In Venezuela, You’re a Critic One Day, and Arrested the Next

Of all the government critics, few thought that Rocío San Miguel would be the one to disappear.

Ms. San Miguel, 57, has long been one of Venezuela’s best known security experts, a woman who dared investigate her country’s authoritarian government even as others fled. She is also a moderate, has international recognition and appeared to have strong contacts in the secretive world of the Venezuelan military, qualities that her peers thought might protect her.

But late last week, Ms. San Miguel arrived at the airport outside Caracas with her daughter, bound for what a relative called a short trip to Miami, when she was picked up by counterintelligence agents. Soon after, her family began to disappear, too. The daughter, two brothers and two former romantic partners. Gone.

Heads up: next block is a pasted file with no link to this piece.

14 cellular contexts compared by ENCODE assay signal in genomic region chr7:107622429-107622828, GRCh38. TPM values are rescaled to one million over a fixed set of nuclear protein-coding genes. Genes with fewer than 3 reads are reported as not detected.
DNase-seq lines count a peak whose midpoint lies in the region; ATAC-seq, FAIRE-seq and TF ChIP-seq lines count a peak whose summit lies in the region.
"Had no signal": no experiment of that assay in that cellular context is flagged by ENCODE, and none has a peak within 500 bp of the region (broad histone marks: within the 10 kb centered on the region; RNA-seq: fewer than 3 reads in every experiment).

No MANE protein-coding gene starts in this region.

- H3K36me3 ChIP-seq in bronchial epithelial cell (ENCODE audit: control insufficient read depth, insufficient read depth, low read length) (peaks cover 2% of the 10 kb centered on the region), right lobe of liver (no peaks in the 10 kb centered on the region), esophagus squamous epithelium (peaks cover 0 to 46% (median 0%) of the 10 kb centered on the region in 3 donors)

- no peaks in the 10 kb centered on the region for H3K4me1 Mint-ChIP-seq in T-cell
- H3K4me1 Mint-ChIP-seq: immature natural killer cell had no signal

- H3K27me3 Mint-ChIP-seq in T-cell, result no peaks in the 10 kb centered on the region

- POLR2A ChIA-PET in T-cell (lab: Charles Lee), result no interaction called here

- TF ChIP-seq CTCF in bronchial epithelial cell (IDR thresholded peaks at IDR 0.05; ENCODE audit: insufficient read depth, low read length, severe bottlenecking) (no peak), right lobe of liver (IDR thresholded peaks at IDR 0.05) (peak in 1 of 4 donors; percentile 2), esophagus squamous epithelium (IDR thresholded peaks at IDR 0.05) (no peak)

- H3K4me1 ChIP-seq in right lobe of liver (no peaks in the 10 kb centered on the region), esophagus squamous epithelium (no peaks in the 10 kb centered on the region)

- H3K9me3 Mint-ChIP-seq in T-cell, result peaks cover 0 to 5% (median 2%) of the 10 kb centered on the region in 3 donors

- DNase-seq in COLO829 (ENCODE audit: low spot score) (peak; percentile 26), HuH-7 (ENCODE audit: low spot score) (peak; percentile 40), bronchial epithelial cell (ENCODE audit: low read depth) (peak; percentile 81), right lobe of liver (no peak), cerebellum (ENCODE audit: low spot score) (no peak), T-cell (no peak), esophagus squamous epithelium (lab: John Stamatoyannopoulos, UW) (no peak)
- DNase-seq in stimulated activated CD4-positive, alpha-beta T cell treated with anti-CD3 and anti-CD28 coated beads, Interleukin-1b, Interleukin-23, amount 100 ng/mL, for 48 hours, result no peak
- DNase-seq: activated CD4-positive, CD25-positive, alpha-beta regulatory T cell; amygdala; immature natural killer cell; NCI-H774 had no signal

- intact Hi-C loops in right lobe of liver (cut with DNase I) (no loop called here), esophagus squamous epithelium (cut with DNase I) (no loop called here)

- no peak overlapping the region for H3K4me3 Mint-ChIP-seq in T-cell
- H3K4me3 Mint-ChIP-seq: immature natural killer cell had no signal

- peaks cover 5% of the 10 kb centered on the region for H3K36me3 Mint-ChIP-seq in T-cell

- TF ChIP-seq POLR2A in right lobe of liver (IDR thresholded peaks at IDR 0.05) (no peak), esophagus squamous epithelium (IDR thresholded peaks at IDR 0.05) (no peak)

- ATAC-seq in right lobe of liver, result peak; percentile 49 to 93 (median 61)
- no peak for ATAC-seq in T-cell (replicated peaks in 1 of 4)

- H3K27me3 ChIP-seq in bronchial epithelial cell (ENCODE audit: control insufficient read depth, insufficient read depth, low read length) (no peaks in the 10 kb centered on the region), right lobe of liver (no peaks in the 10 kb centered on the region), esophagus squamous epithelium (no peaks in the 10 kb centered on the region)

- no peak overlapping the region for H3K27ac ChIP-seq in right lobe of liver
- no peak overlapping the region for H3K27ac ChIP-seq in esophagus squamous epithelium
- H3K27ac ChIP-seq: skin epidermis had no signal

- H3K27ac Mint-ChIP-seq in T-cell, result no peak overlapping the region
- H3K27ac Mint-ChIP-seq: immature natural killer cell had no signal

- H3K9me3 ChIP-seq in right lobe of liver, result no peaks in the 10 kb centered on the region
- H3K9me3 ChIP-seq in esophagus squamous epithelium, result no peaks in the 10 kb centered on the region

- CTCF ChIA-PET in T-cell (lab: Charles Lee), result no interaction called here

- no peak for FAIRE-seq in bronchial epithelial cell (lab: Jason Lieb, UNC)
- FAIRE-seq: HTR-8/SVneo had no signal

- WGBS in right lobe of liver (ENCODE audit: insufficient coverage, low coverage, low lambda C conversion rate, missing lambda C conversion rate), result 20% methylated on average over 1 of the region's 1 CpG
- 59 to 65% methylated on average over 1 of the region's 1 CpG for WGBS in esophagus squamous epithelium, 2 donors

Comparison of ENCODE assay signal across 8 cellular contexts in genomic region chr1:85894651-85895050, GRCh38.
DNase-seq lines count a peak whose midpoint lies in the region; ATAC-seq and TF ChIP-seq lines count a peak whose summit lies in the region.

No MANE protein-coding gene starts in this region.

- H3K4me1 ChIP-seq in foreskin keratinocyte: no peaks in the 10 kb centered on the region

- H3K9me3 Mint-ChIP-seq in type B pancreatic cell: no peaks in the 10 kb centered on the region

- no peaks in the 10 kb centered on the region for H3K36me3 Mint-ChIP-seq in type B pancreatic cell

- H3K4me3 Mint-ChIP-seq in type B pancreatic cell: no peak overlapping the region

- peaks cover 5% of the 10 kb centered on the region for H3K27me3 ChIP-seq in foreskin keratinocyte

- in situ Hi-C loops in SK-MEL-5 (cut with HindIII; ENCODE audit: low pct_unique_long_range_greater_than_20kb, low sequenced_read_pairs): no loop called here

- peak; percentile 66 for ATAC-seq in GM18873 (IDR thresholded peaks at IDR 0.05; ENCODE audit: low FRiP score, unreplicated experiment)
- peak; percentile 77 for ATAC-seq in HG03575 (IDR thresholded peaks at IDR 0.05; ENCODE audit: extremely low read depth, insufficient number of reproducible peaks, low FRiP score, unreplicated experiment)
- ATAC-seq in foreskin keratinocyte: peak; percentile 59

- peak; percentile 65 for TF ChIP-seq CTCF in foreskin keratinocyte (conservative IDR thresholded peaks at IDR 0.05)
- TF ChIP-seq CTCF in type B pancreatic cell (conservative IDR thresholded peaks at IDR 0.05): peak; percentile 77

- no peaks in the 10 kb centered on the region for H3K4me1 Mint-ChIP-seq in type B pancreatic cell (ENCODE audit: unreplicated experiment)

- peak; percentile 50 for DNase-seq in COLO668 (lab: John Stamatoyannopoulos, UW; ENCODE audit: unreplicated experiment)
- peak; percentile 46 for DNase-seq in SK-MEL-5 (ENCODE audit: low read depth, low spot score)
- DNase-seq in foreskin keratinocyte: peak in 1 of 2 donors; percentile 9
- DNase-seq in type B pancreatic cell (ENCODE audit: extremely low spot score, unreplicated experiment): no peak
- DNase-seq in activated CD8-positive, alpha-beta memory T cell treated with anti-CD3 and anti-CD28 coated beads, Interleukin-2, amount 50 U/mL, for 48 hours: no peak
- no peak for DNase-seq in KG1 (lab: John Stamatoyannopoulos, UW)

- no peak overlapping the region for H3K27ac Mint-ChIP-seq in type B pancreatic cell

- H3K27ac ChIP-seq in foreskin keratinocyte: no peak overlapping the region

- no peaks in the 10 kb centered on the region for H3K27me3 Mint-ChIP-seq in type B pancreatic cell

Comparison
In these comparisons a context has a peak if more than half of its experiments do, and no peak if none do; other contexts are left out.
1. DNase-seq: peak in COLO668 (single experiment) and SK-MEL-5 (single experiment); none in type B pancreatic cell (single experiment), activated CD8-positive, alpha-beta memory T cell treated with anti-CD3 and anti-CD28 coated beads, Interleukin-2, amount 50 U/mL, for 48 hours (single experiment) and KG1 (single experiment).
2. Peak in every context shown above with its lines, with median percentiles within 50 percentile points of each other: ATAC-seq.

For four days, the only public information about Ms. San Miguel came from Venezuela’s top prosecutor, who claimed on social media, without providing evidence, that Ms. San Miguel had been linked to a plot to kill the country’s president, Nicolás Maduro.

Finally, on Tuesday evening, her lawyers said she had surfaced — and was being held in a notoriously brutal detention center. Her family was also in state custody.

The arrest of Ms. San Miguel, the head of a modest but influential nonprofit organization that monitors the armed forces, has triggered a small earthquake in Venezuela’s human rights circles, where just a few months ago many watched with guarded anticipation as Mr. Maduro signed a deal with the country’s opposition, promising to work toward a free and fair presidential election later this year.

Political change, if still a far-off possibility, seemed worth dreaming about.

Now, the small group of activists, aid workers, critics, analysts, journalists and others who have been able to hang on inside the country — despite years of repression and economic crisis — are watching the space in which they operate narrow even further.

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